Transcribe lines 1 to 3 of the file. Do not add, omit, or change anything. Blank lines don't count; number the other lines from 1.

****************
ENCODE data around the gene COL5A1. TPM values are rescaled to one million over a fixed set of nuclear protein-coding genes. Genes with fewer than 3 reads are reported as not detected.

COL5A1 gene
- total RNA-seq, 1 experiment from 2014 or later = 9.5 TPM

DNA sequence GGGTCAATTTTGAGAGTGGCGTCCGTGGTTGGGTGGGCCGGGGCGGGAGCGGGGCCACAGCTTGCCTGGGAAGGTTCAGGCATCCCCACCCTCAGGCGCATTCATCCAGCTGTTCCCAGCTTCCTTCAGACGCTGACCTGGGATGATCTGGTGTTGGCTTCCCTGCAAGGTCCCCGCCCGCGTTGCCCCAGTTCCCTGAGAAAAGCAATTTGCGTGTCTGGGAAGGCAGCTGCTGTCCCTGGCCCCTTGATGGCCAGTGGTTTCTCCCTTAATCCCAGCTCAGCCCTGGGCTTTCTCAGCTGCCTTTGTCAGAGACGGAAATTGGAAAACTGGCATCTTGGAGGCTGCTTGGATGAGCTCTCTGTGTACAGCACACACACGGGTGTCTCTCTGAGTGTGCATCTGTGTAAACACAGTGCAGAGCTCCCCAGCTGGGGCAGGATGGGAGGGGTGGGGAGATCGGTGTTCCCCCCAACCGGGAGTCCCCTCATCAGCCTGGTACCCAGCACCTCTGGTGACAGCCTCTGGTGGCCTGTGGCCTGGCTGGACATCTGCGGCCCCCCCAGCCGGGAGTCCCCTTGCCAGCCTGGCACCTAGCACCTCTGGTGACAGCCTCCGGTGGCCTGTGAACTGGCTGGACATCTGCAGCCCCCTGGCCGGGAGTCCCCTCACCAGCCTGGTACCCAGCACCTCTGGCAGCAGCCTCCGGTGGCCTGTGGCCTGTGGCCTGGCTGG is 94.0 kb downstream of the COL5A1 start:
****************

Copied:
ENCODE data around the gene COL5A1. TPM values are rescaled to one million over a fixed set of nuclear protein-coding genes. Genes with fewer than 3 reads are reported as not detected.

COL5A1 gene
- total RNA-seq, 1 experiment from 2014 or later = 9.5 TPM